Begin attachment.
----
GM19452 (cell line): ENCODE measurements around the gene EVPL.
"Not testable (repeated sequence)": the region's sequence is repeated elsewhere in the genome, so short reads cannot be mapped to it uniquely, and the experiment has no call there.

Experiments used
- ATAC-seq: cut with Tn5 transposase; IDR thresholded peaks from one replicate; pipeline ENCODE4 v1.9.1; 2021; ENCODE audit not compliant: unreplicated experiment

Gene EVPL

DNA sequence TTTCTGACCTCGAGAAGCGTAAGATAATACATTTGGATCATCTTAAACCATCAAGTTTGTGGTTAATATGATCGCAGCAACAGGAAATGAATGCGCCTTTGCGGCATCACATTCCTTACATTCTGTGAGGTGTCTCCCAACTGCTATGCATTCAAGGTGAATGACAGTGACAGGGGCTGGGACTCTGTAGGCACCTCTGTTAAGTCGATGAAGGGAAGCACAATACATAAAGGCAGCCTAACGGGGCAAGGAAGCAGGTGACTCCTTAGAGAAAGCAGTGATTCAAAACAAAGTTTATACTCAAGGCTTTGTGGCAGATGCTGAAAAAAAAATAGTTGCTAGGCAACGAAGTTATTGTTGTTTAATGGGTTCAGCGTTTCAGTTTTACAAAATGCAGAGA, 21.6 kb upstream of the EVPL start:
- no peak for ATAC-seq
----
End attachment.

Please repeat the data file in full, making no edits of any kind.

GM19452 (cell line): ENCODE measurements around the gene EVPL.
"Not testable (repeated sequence)": the region's sequence is repeated elsewhere in the genome, so short reads cannot be mapped to it uniquely, and the experiment has no call there.

Experiments used
- ATAC-seq: cut with Tn5 transposase; IDR thresholded peaks from one replicate; pipeline ENCODE4 v1.9.1; 2021; ENCODE audit not compliant: unreplicated experiment

Gene EVPL

DNA sequence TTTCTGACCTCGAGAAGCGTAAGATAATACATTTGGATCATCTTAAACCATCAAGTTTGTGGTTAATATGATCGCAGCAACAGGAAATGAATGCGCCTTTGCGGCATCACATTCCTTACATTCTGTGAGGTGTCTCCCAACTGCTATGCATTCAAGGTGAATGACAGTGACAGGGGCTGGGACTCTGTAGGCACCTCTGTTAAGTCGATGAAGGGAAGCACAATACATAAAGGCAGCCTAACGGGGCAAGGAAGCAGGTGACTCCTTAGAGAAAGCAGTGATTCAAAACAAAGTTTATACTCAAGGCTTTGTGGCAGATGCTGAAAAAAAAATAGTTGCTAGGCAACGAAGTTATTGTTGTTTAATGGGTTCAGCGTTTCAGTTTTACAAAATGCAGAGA, 21.6 kb upstream of the EVPL start:
- no peak for ATAC-seq